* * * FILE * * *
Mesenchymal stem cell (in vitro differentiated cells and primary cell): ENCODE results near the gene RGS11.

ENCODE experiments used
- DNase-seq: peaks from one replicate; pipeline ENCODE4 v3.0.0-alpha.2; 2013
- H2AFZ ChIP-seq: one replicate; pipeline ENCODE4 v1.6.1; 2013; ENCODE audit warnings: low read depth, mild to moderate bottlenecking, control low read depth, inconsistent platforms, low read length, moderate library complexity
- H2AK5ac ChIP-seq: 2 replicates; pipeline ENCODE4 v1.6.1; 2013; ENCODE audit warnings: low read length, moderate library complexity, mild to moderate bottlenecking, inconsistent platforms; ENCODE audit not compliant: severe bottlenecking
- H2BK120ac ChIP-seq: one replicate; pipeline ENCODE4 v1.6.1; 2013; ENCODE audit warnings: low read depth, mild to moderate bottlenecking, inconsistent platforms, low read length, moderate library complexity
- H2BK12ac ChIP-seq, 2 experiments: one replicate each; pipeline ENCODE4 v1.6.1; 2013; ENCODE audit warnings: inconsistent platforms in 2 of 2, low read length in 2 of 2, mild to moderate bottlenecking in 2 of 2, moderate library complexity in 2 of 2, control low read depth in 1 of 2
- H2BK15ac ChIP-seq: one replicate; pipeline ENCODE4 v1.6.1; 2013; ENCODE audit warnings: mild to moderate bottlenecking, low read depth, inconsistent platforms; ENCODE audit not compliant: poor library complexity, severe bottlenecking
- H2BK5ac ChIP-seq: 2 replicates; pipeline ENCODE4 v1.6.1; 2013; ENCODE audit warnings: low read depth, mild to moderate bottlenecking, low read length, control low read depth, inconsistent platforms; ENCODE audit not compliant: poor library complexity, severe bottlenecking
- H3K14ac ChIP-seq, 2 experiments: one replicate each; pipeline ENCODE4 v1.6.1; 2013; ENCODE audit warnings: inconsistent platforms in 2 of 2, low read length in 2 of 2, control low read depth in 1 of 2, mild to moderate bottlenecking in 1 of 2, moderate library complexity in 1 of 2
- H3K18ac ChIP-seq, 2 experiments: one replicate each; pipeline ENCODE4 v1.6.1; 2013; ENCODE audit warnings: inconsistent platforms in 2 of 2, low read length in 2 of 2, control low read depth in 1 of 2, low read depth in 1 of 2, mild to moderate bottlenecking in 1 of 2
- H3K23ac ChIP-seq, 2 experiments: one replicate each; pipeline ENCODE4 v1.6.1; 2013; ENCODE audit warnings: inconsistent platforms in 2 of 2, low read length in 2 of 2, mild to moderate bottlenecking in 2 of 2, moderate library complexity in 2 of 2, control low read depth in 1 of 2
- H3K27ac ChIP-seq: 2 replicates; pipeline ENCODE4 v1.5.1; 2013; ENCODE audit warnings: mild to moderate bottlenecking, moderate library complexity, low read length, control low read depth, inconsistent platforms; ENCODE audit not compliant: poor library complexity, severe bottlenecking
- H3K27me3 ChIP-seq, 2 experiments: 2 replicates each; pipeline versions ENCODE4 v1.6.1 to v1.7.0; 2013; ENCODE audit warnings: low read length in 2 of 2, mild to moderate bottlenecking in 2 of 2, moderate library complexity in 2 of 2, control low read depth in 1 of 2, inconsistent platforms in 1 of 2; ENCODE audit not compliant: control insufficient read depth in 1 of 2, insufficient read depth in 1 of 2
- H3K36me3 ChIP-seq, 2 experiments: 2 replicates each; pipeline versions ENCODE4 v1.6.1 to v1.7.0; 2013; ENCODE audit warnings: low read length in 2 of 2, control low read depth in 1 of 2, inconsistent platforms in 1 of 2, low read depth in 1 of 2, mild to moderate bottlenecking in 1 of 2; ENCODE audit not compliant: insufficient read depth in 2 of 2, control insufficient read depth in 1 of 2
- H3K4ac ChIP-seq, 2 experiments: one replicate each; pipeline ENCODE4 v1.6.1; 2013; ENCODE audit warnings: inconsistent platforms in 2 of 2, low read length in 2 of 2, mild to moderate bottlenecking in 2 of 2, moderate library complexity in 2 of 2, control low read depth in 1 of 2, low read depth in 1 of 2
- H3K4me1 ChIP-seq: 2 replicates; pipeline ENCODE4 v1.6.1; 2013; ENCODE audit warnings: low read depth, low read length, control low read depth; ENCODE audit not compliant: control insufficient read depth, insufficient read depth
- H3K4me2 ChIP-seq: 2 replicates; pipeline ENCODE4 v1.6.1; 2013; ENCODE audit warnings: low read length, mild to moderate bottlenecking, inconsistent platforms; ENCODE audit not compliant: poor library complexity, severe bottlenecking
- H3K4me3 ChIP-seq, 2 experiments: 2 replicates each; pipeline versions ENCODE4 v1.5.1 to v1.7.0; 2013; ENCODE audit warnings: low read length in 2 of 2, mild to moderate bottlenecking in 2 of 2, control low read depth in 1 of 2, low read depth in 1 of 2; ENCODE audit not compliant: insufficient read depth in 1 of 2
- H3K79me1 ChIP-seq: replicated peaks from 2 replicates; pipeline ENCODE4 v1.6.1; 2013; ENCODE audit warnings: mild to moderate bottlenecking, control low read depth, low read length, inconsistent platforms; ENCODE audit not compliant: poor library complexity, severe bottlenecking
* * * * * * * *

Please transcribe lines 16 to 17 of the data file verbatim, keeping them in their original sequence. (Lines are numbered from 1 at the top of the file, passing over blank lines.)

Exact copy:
- H3K4ac ChIP-seq, 2 experiments: one replicate each; pipeline ENCODE4 v1.6.1; 2013; ENCODE audit warnings: inconsistent platforms in 2 of 2, low read length in 2 of 2, mild to moderate bottlenecking in 2 of 2, moderate library complexity in 2 of 2, control low read depth in 1 of 2, low read depth in 1 of 2
- H3K4me1 ChIP-seq: 2 replicates; pipeline ENCODE4 v1.6.1; 2013; ENCODE audit warnings: low read depth, low read length, control low read depth; ENCODE audit not compliant: control insufficient read depth, insufficient read depth